• Begin the conversation by asking how the other person is doing.
  • Engage in the conversation by sharing a personal worry or moment of hope.
  • End the conversation with gratitude for the chance to connect on this deeper, meaningful level.
  • Leave the door open for future conversations and continue to check-in on a regular basis. 

Promoting health and wellness with our children.

Genuine, honest, and age-appropriate conversations about difficult subjects help children process the sometimes-scary world around them and help teach skills for supporting mental and emotional health. 

These conversations also help to break down the stigma around mental health by teaching children that it is okay to talk about uncomfortable subjects. Here are a few tips from Common Sense Media on How to Talk to Kids about Difficult Subjects² to consider when talking with children about difficult situations. 

    • Preschool: Talk about the situation, affirm their feelings, and reassure them that they are safe. Remember, it’s important to discuss both your and your child’s feelings in simple terms that he or she will understand, such as “mad,” “sad,” “scared,” or “happy.” 
    • Elementary: Start conversations by asking what they know and how they feel. Let them know it is okay to feel those emotions. Ask questions to encourage and promote critical thinking. Highlight any positive aspects of the situation. 
    • Middle and High School: Reassure teens that it is safe to talk about the situation and about their feelings. Ask open-ended questions. Share your perspective and values. Brainstorm solutions, options, and decision-making processes.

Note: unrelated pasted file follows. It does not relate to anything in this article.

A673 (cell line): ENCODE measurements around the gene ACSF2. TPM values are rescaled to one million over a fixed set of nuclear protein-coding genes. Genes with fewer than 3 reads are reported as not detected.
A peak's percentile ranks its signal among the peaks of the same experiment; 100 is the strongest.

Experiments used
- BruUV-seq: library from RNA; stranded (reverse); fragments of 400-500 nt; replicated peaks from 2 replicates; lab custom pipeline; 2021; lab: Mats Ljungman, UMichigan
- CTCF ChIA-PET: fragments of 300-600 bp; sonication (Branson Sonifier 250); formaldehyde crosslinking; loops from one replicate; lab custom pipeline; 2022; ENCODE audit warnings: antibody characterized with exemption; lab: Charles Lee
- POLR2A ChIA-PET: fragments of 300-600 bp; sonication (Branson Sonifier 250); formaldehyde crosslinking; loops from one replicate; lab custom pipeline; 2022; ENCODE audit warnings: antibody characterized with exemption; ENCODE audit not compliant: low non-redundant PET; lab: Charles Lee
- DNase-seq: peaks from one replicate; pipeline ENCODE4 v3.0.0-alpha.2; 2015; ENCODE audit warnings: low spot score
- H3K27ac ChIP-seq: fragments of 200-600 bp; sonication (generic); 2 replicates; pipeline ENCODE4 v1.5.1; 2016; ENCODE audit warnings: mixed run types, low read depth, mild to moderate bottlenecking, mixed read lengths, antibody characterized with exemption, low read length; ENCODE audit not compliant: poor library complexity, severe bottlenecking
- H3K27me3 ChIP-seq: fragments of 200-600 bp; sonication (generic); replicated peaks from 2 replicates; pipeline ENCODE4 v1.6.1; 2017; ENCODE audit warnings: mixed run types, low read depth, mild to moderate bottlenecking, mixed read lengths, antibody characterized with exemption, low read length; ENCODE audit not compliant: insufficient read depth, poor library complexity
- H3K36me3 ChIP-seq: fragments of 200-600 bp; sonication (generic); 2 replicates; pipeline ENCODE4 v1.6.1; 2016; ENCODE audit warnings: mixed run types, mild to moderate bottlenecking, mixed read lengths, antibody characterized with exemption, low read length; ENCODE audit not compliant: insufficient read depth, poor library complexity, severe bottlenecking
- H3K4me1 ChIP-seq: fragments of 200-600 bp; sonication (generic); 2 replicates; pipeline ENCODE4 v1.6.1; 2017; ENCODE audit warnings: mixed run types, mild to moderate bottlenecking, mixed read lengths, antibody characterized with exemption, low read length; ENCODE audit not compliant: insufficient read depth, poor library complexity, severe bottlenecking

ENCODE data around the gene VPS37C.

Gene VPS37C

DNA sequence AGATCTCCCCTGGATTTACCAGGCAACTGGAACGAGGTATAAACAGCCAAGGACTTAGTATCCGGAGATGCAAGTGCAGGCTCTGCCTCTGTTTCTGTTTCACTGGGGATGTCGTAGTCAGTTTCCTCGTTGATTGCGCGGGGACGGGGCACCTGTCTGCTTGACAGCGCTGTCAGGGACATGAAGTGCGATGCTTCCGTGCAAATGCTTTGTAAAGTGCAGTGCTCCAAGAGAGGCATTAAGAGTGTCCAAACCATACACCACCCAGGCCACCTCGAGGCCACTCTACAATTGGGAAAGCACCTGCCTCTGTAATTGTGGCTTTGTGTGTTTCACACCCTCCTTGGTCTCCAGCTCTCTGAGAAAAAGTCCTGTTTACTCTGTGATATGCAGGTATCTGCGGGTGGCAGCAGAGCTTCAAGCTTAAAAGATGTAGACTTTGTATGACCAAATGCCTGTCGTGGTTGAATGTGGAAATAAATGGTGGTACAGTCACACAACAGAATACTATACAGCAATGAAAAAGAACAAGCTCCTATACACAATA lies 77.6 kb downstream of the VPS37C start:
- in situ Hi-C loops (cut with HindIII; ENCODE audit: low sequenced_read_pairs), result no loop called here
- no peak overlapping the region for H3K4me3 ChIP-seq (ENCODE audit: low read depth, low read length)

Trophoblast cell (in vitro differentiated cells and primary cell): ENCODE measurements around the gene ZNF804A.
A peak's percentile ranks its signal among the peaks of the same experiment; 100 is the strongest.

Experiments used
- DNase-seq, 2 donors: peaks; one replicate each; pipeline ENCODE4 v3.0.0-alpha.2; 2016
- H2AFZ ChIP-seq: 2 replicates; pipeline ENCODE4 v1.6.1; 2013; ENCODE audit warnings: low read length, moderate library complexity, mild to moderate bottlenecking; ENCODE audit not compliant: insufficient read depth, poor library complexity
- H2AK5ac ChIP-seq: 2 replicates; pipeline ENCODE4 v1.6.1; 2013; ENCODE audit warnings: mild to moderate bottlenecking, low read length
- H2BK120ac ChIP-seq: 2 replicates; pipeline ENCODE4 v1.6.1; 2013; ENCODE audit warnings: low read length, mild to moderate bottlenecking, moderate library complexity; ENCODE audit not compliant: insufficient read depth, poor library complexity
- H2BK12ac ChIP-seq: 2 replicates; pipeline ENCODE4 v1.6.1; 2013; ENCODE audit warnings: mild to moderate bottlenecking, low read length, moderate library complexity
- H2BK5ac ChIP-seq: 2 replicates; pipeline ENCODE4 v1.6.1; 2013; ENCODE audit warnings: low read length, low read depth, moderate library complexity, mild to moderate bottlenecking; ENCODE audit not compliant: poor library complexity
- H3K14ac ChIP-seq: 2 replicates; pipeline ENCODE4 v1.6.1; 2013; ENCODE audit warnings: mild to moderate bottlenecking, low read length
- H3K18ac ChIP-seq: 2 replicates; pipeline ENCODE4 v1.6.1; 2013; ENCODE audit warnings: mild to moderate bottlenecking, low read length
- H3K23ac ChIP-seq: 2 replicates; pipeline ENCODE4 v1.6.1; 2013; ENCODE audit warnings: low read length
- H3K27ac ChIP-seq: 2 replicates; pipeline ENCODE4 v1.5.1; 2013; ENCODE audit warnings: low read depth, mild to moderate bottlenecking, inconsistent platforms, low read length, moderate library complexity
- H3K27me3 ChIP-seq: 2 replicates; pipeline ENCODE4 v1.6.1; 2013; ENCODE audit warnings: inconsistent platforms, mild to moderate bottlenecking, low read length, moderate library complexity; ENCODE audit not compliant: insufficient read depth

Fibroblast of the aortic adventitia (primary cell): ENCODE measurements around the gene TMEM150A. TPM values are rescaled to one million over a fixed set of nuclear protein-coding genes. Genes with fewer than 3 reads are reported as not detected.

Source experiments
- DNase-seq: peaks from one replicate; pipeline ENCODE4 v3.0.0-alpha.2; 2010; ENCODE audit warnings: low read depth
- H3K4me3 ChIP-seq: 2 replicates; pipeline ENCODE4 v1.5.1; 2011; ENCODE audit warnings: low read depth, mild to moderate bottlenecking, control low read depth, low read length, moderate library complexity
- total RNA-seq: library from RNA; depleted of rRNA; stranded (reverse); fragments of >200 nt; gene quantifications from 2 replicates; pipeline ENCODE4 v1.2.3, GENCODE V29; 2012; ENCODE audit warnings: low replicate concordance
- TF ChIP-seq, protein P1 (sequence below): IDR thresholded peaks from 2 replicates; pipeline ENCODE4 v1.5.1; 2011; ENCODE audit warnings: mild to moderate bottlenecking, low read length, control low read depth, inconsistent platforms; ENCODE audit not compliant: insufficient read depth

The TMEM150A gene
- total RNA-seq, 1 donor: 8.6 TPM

Before your day gets too hectic, make sure to take time for you and your family to appreciate good things that may be happening – birthdays, game nights, time with pets, etc. Remember to breathe, eat healthily, exercise, and sleep. Stay connected to loved ones. Each phone call, text message, or handwritten card can mean so much in someone’s life.

Mental health and coping can be scary subjects, but they don’t have to be. Take time to acknowledge your emotions, have open and honest conversations with those around you, and treat yourself with kindness. This is a difficult time for many people, so paying attention to your mental health is more important than ever.


1. American Foundation for Suicide Prevention

2. Common Sense Media

 Featured Poe Program: Girl Talk/Guy Talk Online

Grade Level: 4th-7thFather and son smiling while relaxing outside.

The Poe Center’s Girl Talk and Guy Talk programs address the timely topic of adolescent growth and development and the physical, social, and emotional changes that girls and boys experience during puberty. The programs are designed to facilitate meaningful conversations between kids and their parents/guardians.

Girl Talk – Saturday, June 6, 2020

Guy Talk – Saturday, June 20, 2020

Educational props, hands-on activities, and candid discussions help parents and children explore a range of topics from the workings of the reproductive system to hygiene and more. These programs are available through live virtual sessions.

The Poe Center is now offering a wide variety of online programs. Email Poe’s program scheduler Amanda Bodenheimer to plan a program.

 Featured Video: The Brain and Mental Health Mini-Lesson

Grade Level: All ages

Welcome to a mini-health lesson with the Poe Center! Learn how to maximize mental health while Rebecca talks about the amazing workings of the brain. Explore the parts of the brain, and learn how messages are sent from the brain to the body. Rebecca discusses how stress comes from the brain and travels to the body and leads breathing exercises that calm the brain, controlling stress. For more mini-health lessons from the Poe Center, visit our YouTube Channel.